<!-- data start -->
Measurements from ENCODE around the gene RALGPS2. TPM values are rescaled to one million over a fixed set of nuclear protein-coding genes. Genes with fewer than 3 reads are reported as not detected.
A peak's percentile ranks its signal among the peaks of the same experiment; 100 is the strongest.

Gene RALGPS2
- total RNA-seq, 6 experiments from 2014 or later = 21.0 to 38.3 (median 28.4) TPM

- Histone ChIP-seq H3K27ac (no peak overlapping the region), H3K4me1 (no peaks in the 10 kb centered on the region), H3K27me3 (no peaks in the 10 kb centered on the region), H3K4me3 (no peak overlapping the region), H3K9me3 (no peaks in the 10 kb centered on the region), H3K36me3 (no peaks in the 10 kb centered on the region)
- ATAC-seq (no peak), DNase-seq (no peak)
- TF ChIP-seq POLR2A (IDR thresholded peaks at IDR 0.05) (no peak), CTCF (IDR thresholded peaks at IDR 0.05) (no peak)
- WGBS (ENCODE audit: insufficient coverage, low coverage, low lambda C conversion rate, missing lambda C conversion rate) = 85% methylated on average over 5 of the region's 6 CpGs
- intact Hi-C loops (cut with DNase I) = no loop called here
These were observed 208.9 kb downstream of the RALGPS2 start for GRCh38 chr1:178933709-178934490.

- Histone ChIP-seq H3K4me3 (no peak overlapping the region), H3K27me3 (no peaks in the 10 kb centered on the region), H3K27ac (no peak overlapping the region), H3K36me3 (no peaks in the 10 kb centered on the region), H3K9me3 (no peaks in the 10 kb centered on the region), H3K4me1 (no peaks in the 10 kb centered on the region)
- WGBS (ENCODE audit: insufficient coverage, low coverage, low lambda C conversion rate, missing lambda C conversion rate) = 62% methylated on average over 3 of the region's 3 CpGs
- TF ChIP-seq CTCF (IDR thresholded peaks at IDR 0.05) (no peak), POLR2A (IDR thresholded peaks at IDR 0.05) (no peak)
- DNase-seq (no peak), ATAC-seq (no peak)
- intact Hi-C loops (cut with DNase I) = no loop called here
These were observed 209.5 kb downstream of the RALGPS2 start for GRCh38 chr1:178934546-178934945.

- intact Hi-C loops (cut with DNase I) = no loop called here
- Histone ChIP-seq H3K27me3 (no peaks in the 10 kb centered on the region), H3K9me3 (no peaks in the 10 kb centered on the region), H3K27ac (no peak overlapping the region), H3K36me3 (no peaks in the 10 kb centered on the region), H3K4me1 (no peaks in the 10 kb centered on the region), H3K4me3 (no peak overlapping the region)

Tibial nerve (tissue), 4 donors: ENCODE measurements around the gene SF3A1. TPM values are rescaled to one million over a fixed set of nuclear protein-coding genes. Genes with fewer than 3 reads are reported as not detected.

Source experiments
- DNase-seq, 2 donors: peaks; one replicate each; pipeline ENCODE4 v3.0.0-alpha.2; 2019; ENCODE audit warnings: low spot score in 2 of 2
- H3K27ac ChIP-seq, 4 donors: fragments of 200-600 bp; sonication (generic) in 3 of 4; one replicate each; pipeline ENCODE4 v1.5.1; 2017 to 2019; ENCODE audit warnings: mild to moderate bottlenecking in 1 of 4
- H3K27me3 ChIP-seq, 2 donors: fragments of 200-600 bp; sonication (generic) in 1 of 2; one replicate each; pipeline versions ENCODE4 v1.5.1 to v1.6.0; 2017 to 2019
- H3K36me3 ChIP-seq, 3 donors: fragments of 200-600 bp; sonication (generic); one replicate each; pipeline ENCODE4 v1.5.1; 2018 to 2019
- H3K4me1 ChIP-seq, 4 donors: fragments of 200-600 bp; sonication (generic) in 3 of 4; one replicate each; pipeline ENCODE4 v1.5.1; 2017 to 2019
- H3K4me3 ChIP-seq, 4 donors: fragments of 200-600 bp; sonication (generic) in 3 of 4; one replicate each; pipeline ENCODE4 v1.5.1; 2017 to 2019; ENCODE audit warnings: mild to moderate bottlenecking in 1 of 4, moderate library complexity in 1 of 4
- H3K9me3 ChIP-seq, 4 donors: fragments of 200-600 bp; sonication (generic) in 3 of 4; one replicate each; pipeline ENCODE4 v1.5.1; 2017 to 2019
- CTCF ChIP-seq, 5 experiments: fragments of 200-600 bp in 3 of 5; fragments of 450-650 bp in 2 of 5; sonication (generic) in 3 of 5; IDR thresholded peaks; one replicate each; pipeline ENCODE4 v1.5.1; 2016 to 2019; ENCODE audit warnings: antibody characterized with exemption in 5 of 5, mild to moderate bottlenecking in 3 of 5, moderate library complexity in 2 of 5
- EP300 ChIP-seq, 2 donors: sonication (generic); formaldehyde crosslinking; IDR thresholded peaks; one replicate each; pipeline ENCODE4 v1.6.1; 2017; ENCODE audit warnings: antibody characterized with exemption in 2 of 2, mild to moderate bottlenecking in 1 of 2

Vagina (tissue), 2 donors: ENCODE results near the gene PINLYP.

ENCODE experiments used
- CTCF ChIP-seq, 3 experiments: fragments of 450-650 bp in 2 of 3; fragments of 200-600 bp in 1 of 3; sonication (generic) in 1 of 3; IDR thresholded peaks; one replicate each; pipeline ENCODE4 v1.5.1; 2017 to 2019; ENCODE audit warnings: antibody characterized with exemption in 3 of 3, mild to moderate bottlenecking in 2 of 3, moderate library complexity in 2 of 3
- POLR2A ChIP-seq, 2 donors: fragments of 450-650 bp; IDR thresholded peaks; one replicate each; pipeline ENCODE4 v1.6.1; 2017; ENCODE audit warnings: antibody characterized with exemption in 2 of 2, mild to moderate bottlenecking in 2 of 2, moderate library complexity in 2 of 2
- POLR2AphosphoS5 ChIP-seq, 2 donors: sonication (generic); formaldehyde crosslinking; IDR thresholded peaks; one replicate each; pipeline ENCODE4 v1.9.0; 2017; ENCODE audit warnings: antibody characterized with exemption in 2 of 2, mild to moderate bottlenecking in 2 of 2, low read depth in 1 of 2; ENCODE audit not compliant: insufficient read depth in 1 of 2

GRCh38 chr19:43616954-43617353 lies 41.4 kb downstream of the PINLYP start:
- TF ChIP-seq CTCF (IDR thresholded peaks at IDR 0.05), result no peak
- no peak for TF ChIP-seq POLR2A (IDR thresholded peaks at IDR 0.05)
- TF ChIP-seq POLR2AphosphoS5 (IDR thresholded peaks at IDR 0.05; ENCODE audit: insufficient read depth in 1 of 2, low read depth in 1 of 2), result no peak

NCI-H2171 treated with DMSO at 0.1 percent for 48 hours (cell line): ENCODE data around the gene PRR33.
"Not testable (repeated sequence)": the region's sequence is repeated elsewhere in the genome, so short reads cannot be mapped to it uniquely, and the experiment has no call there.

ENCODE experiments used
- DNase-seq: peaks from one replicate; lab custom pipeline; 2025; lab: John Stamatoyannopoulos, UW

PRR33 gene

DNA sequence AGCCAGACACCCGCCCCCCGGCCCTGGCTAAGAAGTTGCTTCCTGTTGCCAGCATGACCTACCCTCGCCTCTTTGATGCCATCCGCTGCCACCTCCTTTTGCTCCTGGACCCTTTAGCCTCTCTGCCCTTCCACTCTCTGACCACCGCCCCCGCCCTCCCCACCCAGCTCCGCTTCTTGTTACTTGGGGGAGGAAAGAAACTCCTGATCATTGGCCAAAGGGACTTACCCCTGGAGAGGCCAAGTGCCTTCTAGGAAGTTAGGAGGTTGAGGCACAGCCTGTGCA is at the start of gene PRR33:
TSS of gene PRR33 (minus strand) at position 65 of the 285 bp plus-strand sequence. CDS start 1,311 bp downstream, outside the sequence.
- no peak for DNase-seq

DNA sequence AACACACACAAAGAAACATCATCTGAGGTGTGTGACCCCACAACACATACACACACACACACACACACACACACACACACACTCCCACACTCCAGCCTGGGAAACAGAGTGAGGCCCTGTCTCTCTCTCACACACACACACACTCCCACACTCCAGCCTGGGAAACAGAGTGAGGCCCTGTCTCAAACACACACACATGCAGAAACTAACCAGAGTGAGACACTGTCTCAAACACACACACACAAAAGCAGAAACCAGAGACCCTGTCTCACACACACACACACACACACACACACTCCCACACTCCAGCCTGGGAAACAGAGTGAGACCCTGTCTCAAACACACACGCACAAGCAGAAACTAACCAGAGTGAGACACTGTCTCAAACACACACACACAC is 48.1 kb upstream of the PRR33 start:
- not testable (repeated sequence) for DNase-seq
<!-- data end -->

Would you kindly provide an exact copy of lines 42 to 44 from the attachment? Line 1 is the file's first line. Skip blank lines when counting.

- DNase-seq: peaks from one replicate; lab custom pipeline; 2025; lab: John Stamatoyannopoulos, UW

PRR33 gene

DNA sequence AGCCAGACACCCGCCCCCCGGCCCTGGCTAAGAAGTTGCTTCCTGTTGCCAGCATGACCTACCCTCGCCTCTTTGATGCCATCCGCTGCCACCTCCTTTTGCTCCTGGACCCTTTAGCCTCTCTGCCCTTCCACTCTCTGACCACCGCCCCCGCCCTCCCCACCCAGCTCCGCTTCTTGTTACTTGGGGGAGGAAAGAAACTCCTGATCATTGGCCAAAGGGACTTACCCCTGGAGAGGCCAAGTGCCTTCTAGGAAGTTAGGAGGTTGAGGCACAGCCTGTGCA is at the start of gene PRR33: